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You met Jane Bowman in D.J. Martin's first book 'Mystery in the Porkies'. In this sequel the young history teacher and amateur archeologist has not just accepted her intuitive skills, but she has sought out the advice of a family friend and learned more about her inherited gift. When she decides to volunteer for a huge archeology dig in and around the ghost towns of Michigan's upper peninsula her intuitive talents unfold. She joins a hundred other young archeology volunteers on an adventure that will truly test her skills. But archeology isn't the only thing going on in the copper country ghost town she's been assigned to. Learning who she can trust becomes paramount as a determined Indian ghost tries to tell her an old secret. She's intrigued, but she also knows that she can't go on this journey alone! The question! Who can she trust?




Railroad Depots Of Michigan


Michigan Ghost Towns Of The Lower Peninsula
Author: David J. Mrozek
Publisher: Arcadia Publishing
ISBN: 9780738551920
Size: 19.60 MB
Format: PDF, ePub, Docs
View: 2226
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Michigan has a rich railroad history, which began in November 1836, when the Erie and Kalamazoo Railroad initiated service between Toledo, Ohio, and Adrian, Michigan. That first Erie and Kalamazoo train consisted of stagecoach-like vehicles linked together and pulled by horses. Steam locomotive-hauled trains were still eight months in the future. As these new transportation entities grew and prospered, they put in place more elaborate station buildings in the communities they served. By the end of the 19th century, some of the larger railroad stations being built in Michigan were works of art in their own right. But whatever size and form they took, railroad stations were uniquely styled buildings, and there was generally no mistaking them for anything else. This volume portrays some of Michigan's finest railroad stations during their heyday in the second decade of the 20th century.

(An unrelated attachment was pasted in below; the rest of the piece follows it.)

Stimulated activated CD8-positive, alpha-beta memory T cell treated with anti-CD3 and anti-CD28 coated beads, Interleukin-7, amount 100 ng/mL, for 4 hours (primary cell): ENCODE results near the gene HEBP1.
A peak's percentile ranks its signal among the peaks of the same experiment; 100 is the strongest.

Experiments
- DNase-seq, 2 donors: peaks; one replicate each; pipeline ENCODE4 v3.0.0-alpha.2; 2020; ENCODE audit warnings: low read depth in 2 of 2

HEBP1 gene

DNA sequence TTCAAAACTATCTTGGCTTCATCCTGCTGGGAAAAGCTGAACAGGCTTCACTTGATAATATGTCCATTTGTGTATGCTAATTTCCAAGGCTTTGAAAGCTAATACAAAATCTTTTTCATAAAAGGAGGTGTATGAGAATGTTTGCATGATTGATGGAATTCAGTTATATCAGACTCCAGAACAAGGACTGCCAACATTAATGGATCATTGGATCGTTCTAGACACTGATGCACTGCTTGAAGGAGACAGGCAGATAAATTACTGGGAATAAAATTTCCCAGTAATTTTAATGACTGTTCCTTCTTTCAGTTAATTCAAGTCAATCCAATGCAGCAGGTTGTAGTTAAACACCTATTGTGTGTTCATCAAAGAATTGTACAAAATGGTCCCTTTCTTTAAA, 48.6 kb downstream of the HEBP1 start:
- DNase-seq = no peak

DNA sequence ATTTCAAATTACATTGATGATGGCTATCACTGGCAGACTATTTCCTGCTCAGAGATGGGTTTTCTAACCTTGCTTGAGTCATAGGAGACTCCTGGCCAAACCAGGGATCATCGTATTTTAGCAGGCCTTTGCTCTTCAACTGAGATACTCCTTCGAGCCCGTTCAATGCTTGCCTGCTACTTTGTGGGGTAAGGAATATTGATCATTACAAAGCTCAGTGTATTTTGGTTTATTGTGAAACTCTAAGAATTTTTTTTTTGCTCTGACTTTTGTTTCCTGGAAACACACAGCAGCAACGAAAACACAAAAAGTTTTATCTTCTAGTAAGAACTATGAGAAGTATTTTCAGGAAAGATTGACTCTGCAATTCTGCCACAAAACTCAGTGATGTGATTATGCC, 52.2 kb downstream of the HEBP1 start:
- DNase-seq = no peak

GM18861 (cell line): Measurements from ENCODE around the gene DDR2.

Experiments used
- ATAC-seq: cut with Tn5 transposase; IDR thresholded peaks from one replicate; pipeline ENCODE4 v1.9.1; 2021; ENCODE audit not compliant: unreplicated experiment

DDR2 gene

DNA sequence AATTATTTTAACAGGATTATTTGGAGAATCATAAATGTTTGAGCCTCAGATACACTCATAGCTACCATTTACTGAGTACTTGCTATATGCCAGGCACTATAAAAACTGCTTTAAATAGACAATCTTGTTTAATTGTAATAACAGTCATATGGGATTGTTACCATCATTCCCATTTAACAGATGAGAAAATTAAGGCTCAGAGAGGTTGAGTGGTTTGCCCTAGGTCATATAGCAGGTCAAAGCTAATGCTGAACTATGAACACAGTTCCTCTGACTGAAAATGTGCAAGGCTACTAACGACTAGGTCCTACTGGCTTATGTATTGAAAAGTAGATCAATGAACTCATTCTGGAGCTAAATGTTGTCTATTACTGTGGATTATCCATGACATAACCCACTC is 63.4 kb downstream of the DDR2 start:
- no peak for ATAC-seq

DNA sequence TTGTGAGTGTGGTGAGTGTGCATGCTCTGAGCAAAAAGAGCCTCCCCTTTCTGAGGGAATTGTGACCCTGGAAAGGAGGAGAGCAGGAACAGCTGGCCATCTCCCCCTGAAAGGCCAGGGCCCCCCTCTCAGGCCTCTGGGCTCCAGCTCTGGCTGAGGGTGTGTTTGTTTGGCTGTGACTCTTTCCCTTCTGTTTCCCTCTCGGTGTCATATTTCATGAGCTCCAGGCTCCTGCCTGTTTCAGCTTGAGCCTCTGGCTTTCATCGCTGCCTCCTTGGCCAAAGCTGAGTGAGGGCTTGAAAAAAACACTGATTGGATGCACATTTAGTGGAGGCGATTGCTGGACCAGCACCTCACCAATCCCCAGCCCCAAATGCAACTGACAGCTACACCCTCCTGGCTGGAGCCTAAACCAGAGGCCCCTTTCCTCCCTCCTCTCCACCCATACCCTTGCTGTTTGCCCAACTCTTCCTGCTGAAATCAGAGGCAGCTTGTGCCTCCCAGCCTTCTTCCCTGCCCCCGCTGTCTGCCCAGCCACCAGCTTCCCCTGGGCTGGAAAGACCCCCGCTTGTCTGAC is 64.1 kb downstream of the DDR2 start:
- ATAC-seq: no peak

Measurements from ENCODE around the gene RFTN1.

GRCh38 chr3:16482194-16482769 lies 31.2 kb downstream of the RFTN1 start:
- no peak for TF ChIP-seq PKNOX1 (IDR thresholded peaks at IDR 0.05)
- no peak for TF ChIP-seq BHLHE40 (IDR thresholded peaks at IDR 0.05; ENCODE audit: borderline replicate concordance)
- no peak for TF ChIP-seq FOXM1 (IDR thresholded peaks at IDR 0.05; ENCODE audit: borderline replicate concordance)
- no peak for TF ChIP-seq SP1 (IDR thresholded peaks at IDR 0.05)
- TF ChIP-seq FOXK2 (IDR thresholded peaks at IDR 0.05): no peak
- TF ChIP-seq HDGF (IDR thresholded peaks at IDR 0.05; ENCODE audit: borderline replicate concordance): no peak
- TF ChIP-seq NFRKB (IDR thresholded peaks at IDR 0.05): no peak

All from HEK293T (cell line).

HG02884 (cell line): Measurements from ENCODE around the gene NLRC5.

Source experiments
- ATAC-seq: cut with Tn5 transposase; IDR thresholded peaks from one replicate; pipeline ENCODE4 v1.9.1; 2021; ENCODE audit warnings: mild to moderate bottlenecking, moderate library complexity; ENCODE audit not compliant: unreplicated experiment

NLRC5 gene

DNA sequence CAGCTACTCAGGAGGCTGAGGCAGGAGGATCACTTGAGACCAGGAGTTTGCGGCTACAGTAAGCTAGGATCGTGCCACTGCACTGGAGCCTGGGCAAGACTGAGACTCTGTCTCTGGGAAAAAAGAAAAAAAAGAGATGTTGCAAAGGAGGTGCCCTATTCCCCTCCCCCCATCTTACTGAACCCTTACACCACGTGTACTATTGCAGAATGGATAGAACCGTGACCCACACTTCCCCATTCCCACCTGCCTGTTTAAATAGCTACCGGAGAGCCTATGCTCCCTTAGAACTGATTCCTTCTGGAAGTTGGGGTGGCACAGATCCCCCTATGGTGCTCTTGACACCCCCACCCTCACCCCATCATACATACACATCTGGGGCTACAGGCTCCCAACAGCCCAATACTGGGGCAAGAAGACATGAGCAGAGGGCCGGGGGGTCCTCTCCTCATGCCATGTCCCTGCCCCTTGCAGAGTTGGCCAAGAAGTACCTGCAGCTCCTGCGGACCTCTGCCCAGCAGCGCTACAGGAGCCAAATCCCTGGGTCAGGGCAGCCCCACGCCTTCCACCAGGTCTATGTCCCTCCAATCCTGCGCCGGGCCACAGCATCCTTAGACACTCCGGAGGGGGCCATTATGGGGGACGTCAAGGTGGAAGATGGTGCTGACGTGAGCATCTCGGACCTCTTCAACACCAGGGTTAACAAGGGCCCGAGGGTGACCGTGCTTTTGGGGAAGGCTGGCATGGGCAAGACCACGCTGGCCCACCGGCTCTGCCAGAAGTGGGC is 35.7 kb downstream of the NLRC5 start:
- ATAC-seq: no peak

Michigan Ghost Towns of the Lower Peninsula
Language: en
Pages: 301
Authors: Roy L. Dodge
Categories: Fiction
Type: BOOK - Published: 1990-05 - Publisher: Thunder Bay Press
Book Description: Michigan: the way it was. Michigan Ghost Towns compiles settlements and communities that have faded into Michigan's history and legend: Bamfield and Bryant were stations or stops on the AuSable & North Western Railway, a narrow gauge track extending from AuSable to Commins, in Oscoda County. In 1908
Railroad Depots of Michigan
Language: en
Pages: 127
Authors: David J. Mrozek
Categories: History
Type: BOOK - Published: 2008 - Publisher: Arcadia Publishing
Michigan has a rich railroad history, which began in November 1836, when the Erie and Kalamazoo Railroad initiated service between Toledo, Ohio, and Adrian, Michigan. That first Erie and Kalamazoo train consisted of stagecoach-like vehicles linked together and pulled by horses. Steam locomotive-hauled trains were still eight months in the
Michigan Ghost Towns
Language: en
Pages:
Authors: Roy L. Dodge
Categories: Extinct cities
Type: BOOK - Published: 1970 - Publisher:
Books about Michigan Ghost Towns
Michigan Genealogy
Language: en
Pages: 496
Authors: Carol McGinnis
Categories: Reference
Type: BOOK - Published: 2005 - Publisher: Genealogical Publishing Com
Michigan Genealogy identifies records on the state and regional level and then the county level, providing details of vital records, court and land records, military records, newspapers, and census records, as well as the holdings of the various societies and institutions whose resources and facilities support the special needs of
Great Lakes and Midwest Catalog
Language: en
Pages:
Authors: Partners Book Distributing
Categories: Booksellers' catalogs
Type: BOOK - Published: 2007 - Publisher:
Books about Great Lakes and Midwest Catalog